Videos of all the presentations are posted up here.

Wrap Up

I highly recommend checking out Ignite TAO v5. It’ll be in the fall and the theme will be health care tech. I’ll try to convince one of the extroverts in Kryptiq’s marketing team to present something :)

Next Month

The PDX Selenium and Test Automation User Group is meeting June 20th to discuss “How Jive does Selenium based in browser performance testing.” Sounds interesting, I'm in. See you there?

PDX Tech Talks Monthly - A Series

Last year Luc Perkins dared to blog about what many were silently thinking: “Could Portland be the best city in the country for developers right now?”  My head was nodding in agreement as I read his detailed description of Portland’s awesome tech scene, and the great community vibe here. I was especially impressed with the long list of meetups he included. There’s a Commodore Users Group? Sweet!

The PDX meetups are truly impressive. Formed around a shared technology or interest, most meet monthly, include some brilliant speaker(s), and are almost all free. After the last AgilePDX meetup, I was chatting with some folks about various the user groups, and realized there were many I haven’t been to yet. I checked the Calagator calendar, and my "need to attend" list quickly grew. Although I occasionally make the effort to travel across town and hear about some cool new project or technology, clearly I have more work to do.

So, here’s my plan: I’ll go to a PDX tech talk each month, then post about who I met and what I learned. Easy, right?

Next Post

I’ll write up my notes from last week’s inspiring “Ignite TAO” event.

Design for the Likely Changes

I need to do some design work soon, and it has me thinking about the design process.  What’s the best way to go about designing software?  The answer can vary for different organizations.   Recently I took the “Software Design Techniques” class from PSU, which offered some solid tips.  Here’re my general recommendations: 

Set Some Goals Upfront

Eventually you’ll produce a design.  Maybe you’ve produced some very professional UML docs or a slick data-flow diagram.  Perhaps you’re like me and have scribbled some circles on a whiteboard and taken a picture of it with your phone.  In any event, the next step will be to ask: “Is this any good?”  To answer that question you’ll need to have established what “good” means for this project.  Set some goals at the beginning for what your design should achieve.  Keeping them in mind during the process will help.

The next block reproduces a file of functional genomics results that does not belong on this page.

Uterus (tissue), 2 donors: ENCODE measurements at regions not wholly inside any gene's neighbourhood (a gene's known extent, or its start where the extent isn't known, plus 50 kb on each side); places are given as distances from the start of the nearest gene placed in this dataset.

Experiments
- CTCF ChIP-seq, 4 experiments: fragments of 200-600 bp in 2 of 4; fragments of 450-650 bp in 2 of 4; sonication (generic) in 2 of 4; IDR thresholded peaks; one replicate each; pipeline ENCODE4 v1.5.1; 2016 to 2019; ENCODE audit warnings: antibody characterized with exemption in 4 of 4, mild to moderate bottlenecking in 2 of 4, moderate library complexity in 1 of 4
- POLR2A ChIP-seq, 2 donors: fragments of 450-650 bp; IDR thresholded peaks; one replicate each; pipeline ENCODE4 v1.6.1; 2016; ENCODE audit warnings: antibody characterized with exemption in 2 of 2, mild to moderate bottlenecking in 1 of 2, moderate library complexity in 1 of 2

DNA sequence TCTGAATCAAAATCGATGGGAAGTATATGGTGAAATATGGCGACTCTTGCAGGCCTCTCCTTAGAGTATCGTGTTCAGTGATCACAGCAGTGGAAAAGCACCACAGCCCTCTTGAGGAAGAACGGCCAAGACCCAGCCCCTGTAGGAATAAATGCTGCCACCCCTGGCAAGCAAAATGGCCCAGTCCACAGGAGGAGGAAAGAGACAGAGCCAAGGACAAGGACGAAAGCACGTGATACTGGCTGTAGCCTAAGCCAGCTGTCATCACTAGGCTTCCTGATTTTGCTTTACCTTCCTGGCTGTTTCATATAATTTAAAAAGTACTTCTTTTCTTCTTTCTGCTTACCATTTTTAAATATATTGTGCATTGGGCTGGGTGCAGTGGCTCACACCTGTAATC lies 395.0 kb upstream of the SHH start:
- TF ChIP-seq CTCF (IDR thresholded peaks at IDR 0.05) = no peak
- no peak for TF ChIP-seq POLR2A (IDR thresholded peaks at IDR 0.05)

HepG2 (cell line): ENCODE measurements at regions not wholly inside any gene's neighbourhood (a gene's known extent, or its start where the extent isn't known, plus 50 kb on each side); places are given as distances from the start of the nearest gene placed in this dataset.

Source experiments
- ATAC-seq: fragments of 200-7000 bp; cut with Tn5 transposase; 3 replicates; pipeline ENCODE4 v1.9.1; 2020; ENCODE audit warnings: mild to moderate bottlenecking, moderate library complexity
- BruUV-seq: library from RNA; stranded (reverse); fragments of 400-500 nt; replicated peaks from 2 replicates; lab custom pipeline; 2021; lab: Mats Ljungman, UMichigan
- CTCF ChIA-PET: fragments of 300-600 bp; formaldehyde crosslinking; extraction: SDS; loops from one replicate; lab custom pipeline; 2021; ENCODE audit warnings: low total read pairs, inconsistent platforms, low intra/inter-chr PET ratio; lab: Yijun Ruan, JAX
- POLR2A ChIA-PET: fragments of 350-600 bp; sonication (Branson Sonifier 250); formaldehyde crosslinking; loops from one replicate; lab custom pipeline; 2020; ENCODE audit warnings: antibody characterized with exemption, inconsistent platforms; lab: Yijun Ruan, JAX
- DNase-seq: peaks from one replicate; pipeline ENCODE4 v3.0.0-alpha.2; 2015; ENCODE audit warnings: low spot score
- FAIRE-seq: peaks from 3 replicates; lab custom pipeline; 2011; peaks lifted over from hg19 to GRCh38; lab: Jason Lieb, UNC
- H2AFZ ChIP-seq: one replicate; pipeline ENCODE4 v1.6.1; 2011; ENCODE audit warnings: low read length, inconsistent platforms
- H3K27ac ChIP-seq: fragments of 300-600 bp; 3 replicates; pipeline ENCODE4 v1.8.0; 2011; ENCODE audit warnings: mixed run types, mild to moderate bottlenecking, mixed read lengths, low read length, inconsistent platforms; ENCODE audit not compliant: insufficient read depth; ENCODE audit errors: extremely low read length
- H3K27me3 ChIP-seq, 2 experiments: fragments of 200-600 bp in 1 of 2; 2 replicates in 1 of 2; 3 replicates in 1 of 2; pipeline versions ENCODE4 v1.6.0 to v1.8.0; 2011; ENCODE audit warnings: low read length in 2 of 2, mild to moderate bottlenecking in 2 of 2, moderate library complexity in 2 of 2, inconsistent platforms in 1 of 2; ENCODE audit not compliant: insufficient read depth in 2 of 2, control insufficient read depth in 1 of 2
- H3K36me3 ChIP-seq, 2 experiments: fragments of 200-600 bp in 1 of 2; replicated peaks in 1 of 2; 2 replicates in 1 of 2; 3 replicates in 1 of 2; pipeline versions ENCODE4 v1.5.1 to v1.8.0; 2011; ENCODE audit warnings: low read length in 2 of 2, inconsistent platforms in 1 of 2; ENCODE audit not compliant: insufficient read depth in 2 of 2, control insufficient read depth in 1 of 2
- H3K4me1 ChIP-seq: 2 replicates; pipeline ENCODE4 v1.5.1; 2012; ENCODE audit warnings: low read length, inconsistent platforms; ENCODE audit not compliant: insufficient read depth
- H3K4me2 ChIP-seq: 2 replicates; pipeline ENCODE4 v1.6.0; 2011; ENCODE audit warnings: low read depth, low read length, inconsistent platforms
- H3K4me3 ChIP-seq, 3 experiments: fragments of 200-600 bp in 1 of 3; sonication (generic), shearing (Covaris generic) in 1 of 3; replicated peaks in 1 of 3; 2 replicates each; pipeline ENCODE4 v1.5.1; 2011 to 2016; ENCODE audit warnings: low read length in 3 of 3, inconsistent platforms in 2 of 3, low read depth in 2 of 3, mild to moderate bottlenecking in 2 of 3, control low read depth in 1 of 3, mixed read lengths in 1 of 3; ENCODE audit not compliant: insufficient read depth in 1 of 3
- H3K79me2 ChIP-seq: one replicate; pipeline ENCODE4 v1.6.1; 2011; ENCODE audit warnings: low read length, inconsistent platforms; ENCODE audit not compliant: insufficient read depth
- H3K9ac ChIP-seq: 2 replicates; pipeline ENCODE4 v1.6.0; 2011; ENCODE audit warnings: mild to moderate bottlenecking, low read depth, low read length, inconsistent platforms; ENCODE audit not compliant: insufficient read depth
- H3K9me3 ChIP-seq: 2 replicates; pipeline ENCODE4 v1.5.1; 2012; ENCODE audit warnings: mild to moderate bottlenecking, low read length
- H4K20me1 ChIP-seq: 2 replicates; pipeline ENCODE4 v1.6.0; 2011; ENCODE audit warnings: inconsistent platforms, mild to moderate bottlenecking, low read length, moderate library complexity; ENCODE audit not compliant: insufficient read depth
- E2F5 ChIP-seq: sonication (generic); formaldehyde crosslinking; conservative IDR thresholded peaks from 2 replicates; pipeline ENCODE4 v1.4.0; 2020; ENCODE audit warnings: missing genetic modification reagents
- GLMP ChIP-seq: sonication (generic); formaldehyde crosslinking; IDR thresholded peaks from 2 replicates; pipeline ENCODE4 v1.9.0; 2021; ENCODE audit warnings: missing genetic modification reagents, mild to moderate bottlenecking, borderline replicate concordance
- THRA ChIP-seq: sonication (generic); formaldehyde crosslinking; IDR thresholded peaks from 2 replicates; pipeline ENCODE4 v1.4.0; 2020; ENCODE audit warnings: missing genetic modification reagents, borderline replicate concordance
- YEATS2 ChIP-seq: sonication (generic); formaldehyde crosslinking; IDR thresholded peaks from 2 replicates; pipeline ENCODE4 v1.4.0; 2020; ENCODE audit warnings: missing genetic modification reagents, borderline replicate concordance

Know Thy Stakeholders

It can be tough to produce software that pleases everyone.  Stakeholders often have conflicting desires.  Product managers want it done fast, QA wants it to be easily testable, the ops team wants the deployment to be hassle-free and the end user is asking for an intuitive UI.  Your fellow engineers may have several technical priorities.  The challenge is to try to consider several perspectives as you proceed.  Hopefully your product/project manager can help you prioritize requirements and balance conflicting stakeholder needs.

Prepare for the Likely Changes

Let’s pretend you just produced the best design ever for a billing system.  You’re quite pleased with yourself.  Then, one month after release Bob from sales rushes into your office and says, “We need to import billing data from Company X… by next week!”  Ideally you’d have already talked to sales and known that the Company X integration was imminent.  It’s a great mental exercise to make a list of the top “likely changes” to the system that you and others foresee.  Again, your software can’t do everything and the architecture won’t respond to all requests with equal grace.  However, you should know the company’s priorities for future development, and those things shouldn’t require a full rewrite of the system.

Get it Reviewed

I mentioned before that code reviews are very helpful.  Reviews are great for design products as well.  Designing by committee isn’t fun, but this is a little different.  In a design review you present a fully baked (you hope) plan to some peers and solicit their feedback.  Maybe they’ll have tackled a similar problem last year, failed miserably, and found an open source tool that solves everything.    

On a team practicing some form of Agile development, you may be asked to produce a design quickly and get on with it.  It’s important to at least cover the basics if you want to arrive at a design that’s somewhat sustainable and doesn’t disgust the new guy you’ll hire this fall.  Do you have a sure-fire design tip or pet-peeve?